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    Impeachments and Elections: From Hastings to Gore

    By Ken Rudin
    Special to
    Friday, September 25, 1998

    The media are constantly taking lumps from those who think they are obsessing over President Clinton's sex life. Well, they're not the only ones. Over 90 percent of the mail I received in the past couple of weeks was devoted to the Starr report and the possible consequences the president faces. Talk about obsession!

    But these are serious questions. The House Judiciary Committee will likely vote early next month to open an impeachment inquiry, and the full House is likely to follow – a process with huge electoral implications.

    A judicial impeachment and conviction did not keep Alcee Hastings from winning a seat in Congress in 1992, or from twice winning reelection.
    (Collection of Ken Rudin)
    Question: After a federal judge or executive officer is removed by a two-thirds vote of the Senate, the Senate may then, by a majority vote, bar that official from ever again holding any federal office. Apparently, after removing him from the bench, the Senate did not bar Judge Alcee Hastings from ever again holding federal office, because today he is a member of Congress from Florida. My question: Of all federal judges and executive officers removed by a two-thirds vote of the Senate, how many were subsequently barred by the Senate from ever again holding federal office? – Mark Bernkopf, Arlington, Va.

    Answer: Of the 16 federal officials impeached by the House since 1797, seven were convicted in the Senate and removed from office, including now-Rep. Hastings. In three of those seven convictions, the Senate took separate votes to disqualify that person from holding future office. Of those three, the Senate voted to do so twice.

    Question: My understanding is that Hastings' impeachment was thrown out. Do you know the details? – Jennifer A. Bell, Sacramento, Calif.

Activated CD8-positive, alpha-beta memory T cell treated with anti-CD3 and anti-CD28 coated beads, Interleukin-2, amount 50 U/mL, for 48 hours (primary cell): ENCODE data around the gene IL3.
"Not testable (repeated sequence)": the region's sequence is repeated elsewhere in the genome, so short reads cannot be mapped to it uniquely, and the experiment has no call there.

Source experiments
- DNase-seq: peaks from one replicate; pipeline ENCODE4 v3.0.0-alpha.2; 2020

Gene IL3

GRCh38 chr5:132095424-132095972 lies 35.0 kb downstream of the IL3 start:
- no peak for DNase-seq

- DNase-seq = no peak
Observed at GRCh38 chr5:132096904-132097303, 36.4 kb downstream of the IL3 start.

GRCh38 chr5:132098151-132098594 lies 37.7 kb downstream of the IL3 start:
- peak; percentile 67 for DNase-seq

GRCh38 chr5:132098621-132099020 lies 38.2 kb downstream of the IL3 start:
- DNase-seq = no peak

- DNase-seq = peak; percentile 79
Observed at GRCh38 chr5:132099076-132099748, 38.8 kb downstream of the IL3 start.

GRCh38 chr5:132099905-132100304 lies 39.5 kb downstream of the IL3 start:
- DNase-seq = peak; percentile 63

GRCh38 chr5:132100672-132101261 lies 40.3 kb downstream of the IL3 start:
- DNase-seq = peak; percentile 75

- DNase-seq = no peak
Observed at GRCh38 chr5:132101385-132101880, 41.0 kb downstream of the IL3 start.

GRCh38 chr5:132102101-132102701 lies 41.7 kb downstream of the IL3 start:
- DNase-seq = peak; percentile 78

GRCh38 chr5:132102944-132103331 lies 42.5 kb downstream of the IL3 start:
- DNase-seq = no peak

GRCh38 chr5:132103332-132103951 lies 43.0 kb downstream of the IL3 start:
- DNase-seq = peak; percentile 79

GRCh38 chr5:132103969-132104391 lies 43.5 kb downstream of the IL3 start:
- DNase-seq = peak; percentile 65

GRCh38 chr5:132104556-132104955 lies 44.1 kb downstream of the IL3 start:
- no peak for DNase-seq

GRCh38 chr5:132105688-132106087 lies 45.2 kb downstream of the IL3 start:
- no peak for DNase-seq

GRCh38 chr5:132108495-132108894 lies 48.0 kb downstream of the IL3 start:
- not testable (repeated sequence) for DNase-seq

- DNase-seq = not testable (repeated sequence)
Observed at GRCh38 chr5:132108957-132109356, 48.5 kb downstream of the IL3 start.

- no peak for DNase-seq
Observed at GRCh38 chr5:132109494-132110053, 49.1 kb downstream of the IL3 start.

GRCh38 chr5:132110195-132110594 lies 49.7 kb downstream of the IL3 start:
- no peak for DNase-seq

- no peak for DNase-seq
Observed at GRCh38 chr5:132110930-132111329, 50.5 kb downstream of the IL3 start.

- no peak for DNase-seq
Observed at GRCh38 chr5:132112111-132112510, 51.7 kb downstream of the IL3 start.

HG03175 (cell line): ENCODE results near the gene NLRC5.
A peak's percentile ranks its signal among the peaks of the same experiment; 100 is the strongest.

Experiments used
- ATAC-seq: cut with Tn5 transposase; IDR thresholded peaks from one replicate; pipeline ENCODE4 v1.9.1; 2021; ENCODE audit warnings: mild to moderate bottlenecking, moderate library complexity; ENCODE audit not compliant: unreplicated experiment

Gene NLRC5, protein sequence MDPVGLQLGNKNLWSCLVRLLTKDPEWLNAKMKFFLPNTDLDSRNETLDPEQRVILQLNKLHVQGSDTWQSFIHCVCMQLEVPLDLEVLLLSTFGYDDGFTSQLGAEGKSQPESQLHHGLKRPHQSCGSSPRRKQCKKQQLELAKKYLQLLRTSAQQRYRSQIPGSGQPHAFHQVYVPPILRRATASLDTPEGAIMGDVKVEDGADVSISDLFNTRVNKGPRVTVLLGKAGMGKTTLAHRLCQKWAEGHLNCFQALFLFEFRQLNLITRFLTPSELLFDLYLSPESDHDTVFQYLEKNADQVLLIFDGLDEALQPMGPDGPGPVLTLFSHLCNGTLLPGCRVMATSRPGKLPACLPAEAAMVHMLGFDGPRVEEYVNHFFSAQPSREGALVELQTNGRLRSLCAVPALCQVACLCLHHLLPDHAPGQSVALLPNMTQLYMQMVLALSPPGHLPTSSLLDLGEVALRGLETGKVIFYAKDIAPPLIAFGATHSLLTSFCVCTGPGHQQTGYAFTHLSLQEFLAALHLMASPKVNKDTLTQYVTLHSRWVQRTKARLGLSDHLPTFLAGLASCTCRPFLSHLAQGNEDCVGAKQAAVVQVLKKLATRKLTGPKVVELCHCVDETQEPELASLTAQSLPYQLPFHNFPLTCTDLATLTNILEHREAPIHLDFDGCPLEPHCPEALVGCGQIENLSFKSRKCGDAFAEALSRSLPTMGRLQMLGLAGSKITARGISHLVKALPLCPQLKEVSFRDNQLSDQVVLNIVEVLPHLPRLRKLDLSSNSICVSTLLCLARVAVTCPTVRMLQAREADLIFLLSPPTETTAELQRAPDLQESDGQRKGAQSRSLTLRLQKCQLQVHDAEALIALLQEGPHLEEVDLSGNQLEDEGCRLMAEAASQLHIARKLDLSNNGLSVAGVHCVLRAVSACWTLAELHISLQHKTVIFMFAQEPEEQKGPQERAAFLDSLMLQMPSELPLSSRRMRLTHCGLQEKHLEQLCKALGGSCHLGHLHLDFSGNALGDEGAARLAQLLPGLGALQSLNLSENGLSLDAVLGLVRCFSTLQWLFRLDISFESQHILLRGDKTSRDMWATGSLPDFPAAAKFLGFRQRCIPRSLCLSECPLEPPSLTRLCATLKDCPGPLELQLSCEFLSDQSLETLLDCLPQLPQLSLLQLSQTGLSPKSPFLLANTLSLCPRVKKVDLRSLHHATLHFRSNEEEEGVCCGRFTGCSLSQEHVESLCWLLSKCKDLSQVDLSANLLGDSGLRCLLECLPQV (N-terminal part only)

Answer: Hastings's conviction was reversed by a U.S. district judge in 1992 – two months before his election to Congress. Judge Stanley Sporkin said that Hastings should have been tried by the full Senate and not by a special 12-member committee, which convicted him on corruption charges. It was the first time a Senate conviction was overturned by a federal judge. The U.S. Supreme Court ruled in Jan. 1993 that federal courts had no authority to review the procedures of a Senate impeachment trial. But the decision had no effect on Hastings' congressional career, which continues to this day.

    Question: What effect will the Clinton scandal have on the 2000 presidential race, especially for the Democrats? Will there be any effort to nominate someone who is not associated with the Clinton-Gore Administration? – Elmore Lockley, Yorktown, Va.

    Answer: Before you start thinking about 2000, the Democrats are going to have to survive the 1998 elections. The issue could fade by 2000, if Democrats follow historic precedent and only suffer average losses in this year's midterms, and if Clinton survives with nothing more than a censure.

    If the Republicans go overboard and are seen as piling on, there could be an anti-GOP backlash. But if somewhere between a House impeachment hearing and a Senate trial Clinton decides to resign, Gore would become president and the clear front-runner for the Democratic nomination in 2000.

    If the Clinton-Gore team is damaged beyond repair in 2000, the Democrats could turn to a clean face in Bill Bradley.
    (Collection of Ken Rudin)
    Some folks close to the vice president will tell you that they are more concerned over Attorney General Janet Reno's investigation into Gore's fund-raising activities than they are over any Clinton/Lewinsky fallout. But if the nation solidly rejects Democratic candidates this fall, and a cloud hangs over Gore for the next year or so, then there will be more pressure to get a "clean" Democrat, an outsider, into the race for 2000 – perhaps former New Jersey senator Bill Bradley.

    Question: Is it true that if Clinton resigns (or is removed from office) before noon on January 20, 1999, Al Gore would be allowed to run for only one additional term? – Reed Snellenberger, Houston, Tex.

    Answer: Yes. The 22nd Amendment states that "no person who has held the office of President. . . for more than two years of a term to which some other person was elected President shall be elected to the office of the President more than once." Clinton would have to resign after 1/20/99 to allow Gore to serve two full terms. Thus, had President Gerald Ford, who assumed the presidency in August of 1974, defeated Jimmy Carter in 1976, he would not have been able to run again in 1980.

    Got a question? Ask Ken Rudin:

    Ken Rudin, the political editor at NPR and a former editor of the Hotline, writes the "Political Graffiti" column for The Hill, a Capitol Hill weekly. He is also the creator of's ScuttleButton contest.

    © Copyright 1998 Ken Rudin

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